Years ago, while researching quite another topic, I read through considerable correspondance in old State Department files regarding concerns with the operation of the Military Government of Germany in the immediate post war years — 1945-1949. One primary purpose of Military Government in the US zone was de-nazification, and that included firing nazi teachers, and cleaning out the curriculum. The Vatican kept up a constant drum of protest against denazification decisions, not so much because they supported Nazi Ideas or persons, but because they believed themselves the ultimate executive decision makers with regard to educational personnel and curriculum, and they had a Treaty to prove it! They kept the State Department busy responding to complaints — but at least in the US occupation system, they didn’t have direct access to the War Department, so most of the complaints went into the files after a polite note of receipt had been sent back to the Vatican.

    Anyhow, there are many operative Concordats, and they all need to be examined to see whether they offer special legal protections to Catholic Church Personnel that protect them from criminal and civil law. At least diplomatic recognition does not extend to handing over control of any US domestic institutions, such as the schools or public social work.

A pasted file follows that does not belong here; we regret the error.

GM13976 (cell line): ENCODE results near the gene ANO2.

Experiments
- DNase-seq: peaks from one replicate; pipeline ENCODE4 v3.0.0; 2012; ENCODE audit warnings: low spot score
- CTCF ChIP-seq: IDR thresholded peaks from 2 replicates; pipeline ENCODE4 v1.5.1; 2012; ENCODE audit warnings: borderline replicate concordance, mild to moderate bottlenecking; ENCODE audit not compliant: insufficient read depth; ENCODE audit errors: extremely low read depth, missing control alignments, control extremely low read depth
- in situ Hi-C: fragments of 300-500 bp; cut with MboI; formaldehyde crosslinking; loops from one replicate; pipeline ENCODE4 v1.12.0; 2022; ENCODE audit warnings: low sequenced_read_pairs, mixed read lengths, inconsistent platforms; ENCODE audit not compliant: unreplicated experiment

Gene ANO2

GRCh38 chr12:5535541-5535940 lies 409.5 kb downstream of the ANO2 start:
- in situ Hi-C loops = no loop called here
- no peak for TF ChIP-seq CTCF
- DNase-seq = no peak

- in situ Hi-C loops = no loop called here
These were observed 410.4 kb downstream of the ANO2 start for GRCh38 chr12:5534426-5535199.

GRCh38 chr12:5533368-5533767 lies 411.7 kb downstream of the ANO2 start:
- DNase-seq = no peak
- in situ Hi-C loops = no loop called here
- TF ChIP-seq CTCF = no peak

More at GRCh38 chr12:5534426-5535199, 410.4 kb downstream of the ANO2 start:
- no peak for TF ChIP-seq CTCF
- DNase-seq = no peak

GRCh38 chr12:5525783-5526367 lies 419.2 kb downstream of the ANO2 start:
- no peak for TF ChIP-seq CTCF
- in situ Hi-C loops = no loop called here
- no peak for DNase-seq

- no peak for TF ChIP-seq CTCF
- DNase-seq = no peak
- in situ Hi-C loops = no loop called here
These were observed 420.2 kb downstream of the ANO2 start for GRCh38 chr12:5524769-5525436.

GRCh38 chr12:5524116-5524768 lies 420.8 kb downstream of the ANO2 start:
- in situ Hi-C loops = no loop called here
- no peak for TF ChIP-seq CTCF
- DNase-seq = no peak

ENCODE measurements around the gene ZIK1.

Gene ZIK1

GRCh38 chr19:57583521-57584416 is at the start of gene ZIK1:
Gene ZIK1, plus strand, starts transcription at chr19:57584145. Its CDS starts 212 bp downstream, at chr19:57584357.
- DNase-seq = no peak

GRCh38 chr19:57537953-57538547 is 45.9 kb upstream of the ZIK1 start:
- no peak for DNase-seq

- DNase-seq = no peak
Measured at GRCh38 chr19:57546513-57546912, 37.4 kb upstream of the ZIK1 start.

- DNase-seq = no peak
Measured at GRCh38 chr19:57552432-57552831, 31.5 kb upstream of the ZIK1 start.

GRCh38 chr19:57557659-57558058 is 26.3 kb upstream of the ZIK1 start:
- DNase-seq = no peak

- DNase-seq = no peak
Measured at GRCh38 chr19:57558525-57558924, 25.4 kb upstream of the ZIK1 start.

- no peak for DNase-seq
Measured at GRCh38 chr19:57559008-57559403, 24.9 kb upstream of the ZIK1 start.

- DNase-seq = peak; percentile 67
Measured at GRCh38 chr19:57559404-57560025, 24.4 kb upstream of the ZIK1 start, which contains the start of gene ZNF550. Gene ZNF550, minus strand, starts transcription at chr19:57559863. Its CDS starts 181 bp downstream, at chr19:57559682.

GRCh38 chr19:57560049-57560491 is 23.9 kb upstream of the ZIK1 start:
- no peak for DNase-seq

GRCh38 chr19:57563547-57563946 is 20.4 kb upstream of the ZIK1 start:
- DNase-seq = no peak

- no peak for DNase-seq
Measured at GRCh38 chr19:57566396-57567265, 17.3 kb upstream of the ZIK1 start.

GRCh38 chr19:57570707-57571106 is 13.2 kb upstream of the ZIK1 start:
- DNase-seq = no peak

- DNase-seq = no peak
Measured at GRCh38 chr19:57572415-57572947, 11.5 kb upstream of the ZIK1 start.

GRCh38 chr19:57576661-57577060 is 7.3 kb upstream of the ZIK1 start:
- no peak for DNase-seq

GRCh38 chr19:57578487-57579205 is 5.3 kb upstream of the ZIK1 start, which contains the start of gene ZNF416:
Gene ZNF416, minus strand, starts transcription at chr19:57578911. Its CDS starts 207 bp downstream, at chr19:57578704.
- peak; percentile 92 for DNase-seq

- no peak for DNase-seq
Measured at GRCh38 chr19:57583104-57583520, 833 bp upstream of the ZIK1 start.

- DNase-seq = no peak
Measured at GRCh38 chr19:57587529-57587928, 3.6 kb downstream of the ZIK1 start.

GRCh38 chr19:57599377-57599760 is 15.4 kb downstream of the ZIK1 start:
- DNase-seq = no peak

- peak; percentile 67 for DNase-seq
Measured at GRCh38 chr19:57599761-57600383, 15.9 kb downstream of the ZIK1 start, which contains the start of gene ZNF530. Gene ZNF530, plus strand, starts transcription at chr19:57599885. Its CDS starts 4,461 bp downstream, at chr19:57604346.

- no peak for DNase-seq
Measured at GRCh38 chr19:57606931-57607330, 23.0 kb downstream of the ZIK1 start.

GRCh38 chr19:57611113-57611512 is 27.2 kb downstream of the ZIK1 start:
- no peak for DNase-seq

• 10 Joseph Curtin // Mar 28, 2010 at 6:14 am

    Sara said: “I believe the Irish state has a similar Concordat [to that of the Germans].”

    In fact, not. No concordat between the Vatican and Ireland was ever concluded, or proposed. In a country in which the Church was historically treated with such deference, the need for one would not have arisen.

  • 11 Father Michael // Mar 28, 2010 at 4:53 pm

    ONLY under pressure did the American Bishops put together their present policy that while focusing on errant priests conveniently excludes them. If I were a member of the American Presbyterate I would be tempted to storm the bishops’ collective “Bastille” and demand that they be made accountable as well. They’ve hung you out to dry boys! The seven to ten per cent of clergy who have been involved with minors (from Dr. R. Sipe, the US Bishops estimate is 4%) would not have been able to wreck the lives of half the young people (80 - 85% teenage boys, a bit of classical antiquity that got stuck to the Church?) if they hadn’t been reassigned, protected and hidden by bishops. If the pope is serious about holding people to account, then kick Cardinal Law out of his comfortable, three figure assignment, and publically demand all bishops who’ve enabled this nonsense to resign. Then consult with local laity and clergy and appoint spiritual and pastoral guys who have hearts and back-bones to replace the castrated, “company men” mediocrities.